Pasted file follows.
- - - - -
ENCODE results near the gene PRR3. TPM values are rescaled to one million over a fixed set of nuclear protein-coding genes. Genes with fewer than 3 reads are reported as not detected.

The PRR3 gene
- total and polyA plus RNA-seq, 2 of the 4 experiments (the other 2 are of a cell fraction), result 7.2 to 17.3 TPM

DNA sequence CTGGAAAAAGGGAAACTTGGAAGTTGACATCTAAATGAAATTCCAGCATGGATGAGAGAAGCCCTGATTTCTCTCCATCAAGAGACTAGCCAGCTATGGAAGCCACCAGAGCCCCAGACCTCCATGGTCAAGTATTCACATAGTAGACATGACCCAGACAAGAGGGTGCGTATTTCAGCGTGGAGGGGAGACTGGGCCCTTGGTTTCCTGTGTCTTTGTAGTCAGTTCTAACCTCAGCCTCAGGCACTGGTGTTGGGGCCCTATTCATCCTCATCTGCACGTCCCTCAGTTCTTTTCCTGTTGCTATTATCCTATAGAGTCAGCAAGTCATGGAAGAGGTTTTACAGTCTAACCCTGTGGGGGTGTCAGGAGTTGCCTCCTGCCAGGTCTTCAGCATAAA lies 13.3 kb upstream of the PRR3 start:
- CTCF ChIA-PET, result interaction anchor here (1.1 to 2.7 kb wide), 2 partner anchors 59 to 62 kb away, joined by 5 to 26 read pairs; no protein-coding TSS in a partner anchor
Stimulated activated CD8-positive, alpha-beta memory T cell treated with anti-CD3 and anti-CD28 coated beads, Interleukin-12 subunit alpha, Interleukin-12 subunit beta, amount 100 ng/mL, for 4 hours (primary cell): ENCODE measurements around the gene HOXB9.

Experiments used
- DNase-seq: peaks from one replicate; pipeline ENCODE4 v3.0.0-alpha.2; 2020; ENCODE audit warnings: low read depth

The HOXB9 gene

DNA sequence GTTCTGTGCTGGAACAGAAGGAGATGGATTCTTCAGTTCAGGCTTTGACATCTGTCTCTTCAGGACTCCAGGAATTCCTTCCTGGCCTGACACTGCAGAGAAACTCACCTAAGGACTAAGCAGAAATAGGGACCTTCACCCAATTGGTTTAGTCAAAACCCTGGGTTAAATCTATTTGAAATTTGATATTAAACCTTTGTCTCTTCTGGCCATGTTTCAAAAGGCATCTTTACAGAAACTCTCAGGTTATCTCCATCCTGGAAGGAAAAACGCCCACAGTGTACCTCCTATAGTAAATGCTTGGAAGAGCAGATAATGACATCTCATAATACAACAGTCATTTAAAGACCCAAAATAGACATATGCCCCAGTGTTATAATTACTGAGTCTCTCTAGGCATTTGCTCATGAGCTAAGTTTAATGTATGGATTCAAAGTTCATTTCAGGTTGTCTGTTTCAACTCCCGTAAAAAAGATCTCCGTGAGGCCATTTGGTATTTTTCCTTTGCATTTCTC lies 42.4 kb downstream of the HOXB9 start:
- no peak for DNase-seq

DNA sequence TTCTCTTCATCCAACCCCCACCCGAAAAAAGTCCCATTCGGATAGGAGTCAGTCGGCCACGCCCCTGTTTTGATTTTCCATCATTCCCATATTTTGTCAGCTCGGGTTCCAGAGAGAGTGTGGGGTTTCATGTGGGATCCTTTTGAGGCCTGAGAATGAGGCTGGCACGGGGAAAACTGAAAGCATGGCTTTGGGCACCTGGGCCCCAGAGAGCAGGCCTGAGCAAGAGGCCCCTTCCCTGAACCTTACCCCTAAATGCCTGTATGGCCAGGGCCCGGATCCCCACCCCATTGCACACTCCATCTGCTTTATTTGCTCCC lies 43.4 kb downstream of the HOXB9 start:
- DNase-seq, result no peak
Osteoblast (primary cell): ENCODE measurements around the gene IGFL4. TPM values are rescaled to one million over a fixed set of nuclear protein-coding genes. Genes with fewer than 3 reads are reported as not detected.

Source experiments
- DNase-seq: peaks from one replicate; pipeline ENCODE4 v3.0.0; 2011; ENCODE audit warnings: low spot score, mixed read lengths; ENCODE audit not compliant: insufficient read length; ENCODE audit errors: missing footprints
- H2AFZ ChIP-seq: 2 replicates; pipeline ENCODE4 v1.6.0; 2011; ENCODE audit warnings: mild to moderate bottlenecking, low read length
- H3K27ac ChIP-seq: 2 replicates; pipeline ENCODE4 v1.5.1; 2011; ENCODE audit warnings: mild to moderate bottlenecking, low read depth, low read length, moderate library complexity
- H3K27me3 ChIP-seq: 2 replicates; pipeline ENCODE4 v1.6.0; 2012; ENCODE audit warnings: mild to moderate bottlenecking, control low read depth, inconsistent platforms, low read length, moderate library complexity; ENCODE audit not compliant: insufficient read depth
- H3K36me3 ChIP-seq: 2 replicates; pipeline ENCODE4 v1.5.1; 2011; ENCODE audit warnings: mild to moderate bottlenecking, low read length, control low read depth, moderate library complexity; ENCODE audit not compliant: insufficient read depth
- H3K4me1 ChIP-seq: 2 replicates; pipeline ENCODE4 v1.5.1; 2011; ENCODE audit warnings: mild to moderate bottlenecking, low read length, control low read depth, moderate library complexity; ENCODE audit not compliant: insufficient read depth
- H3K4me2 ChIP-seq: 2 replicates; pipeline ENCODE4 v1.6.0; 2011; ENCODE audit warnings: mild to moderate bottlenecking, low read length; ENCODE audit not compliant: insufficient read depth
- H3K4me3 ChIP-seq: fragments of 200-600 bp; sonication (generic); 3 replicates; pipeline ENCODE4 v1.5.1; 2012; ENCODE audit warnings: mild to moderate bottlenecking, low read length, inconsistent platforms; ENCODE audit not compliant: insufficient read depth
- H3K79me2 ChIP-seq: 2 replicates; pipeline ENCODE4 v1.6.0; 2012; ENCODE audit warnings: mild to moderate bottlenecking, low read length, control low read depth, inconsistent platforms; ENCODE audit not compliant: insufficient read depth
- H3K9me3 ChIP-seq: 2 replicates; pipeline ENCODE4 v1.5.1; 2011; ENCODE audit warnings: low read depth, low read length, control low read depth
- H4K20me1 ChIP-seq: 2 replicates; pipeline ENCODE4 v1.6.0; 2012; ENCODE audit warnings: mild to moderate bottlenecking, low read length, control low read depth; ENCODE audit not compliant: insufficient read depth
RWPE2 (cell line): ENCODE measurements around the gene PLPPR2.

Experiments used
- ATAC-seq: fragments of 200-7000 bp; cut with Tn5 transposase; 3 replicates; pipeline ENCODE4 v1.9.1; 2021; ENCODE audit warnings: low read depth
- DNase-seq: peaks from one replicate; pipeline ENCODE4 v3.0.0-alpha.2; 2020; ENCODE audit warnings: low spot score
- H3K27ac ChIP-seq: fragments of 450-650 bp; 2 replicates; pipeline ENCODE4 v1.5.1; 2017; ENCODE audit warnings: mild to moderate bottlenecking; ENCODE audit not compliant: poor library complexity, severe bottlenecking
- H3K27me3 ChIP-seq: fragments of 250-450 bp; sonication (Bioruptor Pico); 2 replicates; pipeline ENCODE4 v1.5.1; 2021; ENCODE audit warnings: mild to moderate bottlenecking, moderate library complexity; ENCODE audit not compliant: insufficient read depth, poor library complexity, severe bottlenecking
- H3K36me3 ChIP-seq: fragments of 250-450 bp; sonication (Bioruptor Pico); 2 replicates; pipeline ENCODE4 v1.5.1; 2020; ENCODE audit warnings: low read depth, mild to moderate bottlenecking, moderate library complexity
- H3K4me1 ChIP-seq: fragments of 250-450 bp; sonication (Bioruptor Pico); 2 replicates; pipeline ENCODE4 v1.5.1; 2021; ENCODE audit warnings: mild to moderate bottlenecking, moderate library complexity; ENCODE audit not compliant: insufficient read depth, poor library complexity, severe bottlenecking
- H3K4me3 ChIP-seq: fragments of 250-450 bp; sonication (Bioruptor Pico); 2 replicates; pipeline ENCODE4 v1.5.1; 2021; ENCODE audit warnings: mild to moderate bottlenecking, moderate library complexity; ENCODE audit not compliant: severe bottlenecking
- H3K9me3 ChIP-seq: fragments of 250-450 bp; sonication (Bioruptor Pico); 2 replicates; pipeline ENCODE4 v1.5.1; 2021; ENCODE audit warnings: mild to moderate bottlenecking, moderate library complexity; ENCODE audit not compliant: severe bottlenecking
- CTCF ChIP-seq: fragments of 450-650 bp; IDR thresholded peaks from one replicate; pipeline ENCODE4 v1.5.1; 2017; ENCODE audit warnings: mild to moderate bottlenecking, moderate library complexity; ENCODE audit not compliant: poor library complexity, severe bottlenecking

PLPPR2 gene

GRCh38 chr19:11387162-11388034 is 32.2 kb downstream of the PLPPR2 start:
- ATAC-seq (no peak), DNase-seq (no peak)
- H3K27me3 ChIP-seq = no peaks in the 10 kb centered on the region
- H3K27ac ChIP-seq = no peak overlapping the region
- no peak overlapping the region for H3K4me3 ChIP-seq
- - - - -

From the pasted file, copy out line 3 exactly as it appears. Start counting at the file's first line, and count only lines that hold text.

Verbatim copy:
- total and polyA plus RNA-seq, 2 of the 4 experiments (the other 2 are of a cell fraction), result 7.2 to 17.3 TPM